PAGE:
STEPHEN SMITH: The Navy has had its challenges and I’ve expressed my views publicly and privately. I’ve seen references to my tone and demeanour. I’ve expressed my disappointment, but the key thing is to find a solution. And there are a range of things that we’re doing on the heavy amphibious lift, or the Navy front. One is to make sure that we now fill the capability gap which has emerged. Yes, we’re getting some what are called Landing Helicopter Docks from Spain for the middle of this decade, but it’s clear that what was previously relied upon, the Manoora, the Kanimbla, the Tobruk won’t meet the heavy amphibious lift requirement.
So I’ve had discussions with my counterpart from the United Kingdom about buying or leasing a heavy amphibious lift ship from them. We’ve got an arrangement with New Zealand for greater cooperation on that front in the region. But we’re looking at all options to make sure that we cover that capability gap.
And as you’d know I established an independent taskforce headed by Paul Rizzo. He’s doing some preliminary work now but he formally starts up with his team next week. But I want to do two things — to solve the current problem, but also to make sure we put in place steps to ensure that this never happens again.
On the Air Force front, it’s the ninetieth anniversary. Avalon is a very important time for Australia’s Air Force and the aerospace and aviation industry. And last night I did a couple of things, I complimented Air Force on the terrific job they’ve been doing on heavy air lift, particularly in the disaster relief and humanitarian assistance, whether it’s Brisbane floods, or cyclones in North Queensland, or the aftermath of Canterbury. And I also announced that we were looking at purchasing a further C‑17 which is a very large heavy lift aircraft, because, given the work we’ve been doing over the last couple of months, we think that a slight change of our configuration there will advantage us for the future.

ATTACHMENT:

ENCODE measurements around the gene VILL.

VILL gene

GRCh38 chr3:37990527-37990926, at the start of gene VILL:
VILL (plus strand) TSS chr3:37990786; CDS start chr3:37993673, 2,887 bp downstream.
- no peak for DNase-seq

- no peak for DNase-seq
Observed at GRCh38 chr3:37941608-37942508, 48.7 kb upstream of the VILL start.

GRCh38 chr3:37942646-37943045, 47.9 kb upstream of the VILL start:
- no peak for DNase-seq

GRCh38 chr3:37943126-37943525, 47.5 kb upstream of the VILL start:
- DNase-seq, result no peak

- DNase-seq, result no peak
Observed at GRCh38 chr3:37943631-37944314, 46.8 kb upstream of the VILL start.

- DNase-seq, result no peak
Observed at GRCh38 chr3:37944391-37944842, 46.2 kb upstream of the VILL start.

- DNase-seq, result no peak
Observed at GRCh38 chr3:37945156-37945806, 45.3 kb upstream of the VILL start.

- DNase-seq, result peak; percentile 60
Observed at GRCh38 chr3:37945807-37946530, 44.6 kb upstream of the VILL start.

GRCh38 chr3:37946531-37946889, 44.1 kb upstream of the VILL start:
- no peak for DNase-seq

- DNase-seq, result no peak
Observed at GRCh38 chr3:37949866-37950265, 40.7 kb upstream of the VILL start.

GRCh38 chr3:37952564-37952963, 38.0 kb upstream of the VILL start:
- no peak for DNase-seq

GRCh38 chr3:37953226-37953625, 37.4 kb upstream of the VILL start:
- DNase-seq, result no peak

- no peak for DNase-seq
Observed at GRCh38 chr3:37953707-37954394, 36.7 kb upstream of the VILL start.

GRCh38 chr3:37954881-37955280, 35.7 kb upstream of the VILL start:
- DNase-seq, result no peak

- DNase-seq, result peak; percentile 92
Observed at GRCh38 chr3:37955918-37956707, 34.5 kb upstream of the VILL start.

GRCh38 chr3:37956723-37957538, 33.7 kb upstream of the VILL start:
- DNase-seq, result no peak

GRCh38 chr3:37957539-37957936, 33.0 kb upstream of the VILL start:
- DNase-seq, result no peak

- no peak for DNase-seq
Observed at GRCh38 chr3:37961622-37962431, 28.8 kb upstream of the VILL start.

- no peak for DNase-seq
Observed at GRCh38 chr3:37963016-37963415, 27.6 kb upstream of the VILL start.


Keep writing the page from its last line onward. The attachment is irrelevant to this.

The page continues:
MICHAEL ROWLAND: You’ve already purchased, of course, I think it’s 10 Joint Strike Fighters from America. Is the Air Force going to see those, given they have been so over time and over budget?
STEPHEN SMITH: The advantage we have in terms of the Joint Strike Fighter which, together with the Hornets and the Super Hornets when we have the Joint Strike Fighters, will effectively be the replacement of the F1-11. The advantage we have is that we’ve always opted for what’s described as the conventional version, the 35‑A. So this is not the plane which is subject to the most extreme of technological challenges and difficulties which my colleague in the United States, Defense Secretary Gates, drew attention to recently. And we also took the precaution of putting into our own calculations plenty of padding in terms of time.
So we’re still confident that we’re on track for that. It’s a challenging project, and we’re very well served, in the meantime, by the Hornets and the Super Hornets. But some of our neighbours and partners will have grave difficulty because they’ve gone for a more complicated variance of the Strike Fighter. But in what is a difficult project, we believe we’re effectively on track.
VIRGINIA TRIOLI: Stephen Smith, good to see you.
STEPHEN SMITH: Thanks. Thanks very much.